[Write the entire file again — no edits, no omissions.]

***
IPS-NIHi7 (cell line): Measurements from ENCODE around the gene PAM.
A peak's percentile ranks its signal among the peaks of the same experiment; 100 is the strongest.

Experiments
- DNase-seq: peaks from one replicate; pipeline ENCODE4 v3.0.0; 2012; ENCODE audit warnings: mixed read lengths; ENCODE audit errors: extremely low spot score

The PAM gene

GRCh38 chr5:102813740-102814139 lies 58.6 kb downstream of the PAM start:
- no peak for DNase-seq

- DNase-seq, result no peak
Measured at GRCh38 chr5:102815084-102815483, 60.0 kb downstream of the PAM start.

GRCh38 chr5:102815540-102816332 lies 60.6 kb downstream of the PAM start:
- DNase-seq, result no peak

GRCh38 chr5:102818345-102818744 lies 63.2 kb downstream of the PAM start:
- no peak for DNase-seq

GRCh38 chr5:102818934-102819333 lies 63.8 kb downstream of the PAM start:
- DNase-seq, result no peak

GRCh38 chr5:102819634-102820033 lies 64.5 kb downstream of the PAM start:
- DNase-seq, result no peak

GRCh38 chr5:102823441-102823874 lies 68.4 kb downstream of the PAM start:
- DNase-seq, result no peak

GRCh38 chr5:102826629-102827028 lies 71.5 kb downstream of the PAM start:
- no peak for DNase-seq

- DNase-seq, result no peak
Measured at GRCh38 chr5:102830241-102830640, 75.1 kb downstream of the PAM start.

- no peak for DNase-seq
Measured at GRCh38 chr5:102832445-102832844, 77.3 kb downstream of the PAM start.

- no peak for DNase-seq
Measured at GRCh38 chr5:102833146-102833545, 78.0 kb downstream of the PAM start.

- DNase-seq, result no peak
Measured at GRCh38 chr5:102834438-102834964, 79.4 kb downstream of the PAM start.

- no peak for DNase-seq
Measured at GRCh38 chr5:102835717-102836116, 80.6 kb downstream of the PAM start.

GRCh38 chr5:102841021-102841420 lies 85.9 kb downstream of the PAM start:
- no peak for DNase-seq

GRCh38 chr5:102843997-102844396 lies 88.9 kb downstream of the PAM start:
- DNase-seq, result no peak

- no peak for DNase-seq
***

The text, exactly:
IPS-NIHi7 (cell line): Measurements from ENCODE around the gene PAM.
A peak's percentile ranks its signal among the peaks of the same experiment; 100 is the strongest.

Experiments
- DNase-seq: peaks from one replicate; pipeline ENCODE4 v3.0.0; 2012; ENCODE audit warnings: mixed read lengths; ENCODE audit errors: extremely low spot score

The PAM gene

GRCh38 chr5:102813740-102814139 lies 58.6 kb downstream of the PAM start:
- no peak for DNase-seq

- DNase-seq, result no peak
Measured at GRCh38 chr5:102815084-102815483, 60.0 kb downstream of the PAM start.

GRCh38 chr5:102815540-102816332 lies 60.6 kb downstream of the PAM start:
- DNase-seq, result no peak

GRCh38 chr5:102818345-102818744 lies 63.2 kb downstream of the PAM start:
- no peak for DNase-seq

GRCh38 chr5:102818934-102819333 lies 63.8 kb downstream of the PAM start:
- DNase-seq, result no peak

GRCh38 chr5:102819634-102820033 lies 64.5 kb downstream of the PAM start:
- DNase-seq, result no peak

GRCh38 chr5:102823441-102823874 lies 68.4 kb downstream of the PAM start:
- DNase-seq, result no peak

GRCh38 chr5:102826629-102827028 lies 71.5 kb downstream of the PAM start:
- no peak for DNase-seq

- DNase-seq, result no peak
Measured at GRCh38 chr5:102830241-102830640, 75.1 kb downstream of the PAM start.

- no peak for DNase-seq
Measured at GRCh38 chr5:102832445-102832844, 77.3 kb downstream of the PAM start.

- no peak for DNase-seq
Measured at GRCh38 chr5:102833146-102833545, 78.0 kb downstream of the PAM start.

- DNase-seq, result no peak
Measured at GRCh38 chr5:102834438-102834964, 79.4 kb downstream of the PAM start.

- no peak for DNase-seq
Measured at GRCh38 chr5:102835717-102836116, 80.6 kb downstream of the PAM start.

GRCh38 chr5:102841021-102841420 lies 85.9 kb downstream of the PAM start:
- no peak for DNase-seq

GRCh38 chr5:102843997-102844396 lies 88.9 kb downstream of the PAM start:
- DNase-seq, result no peak

- no peak for DNase-seq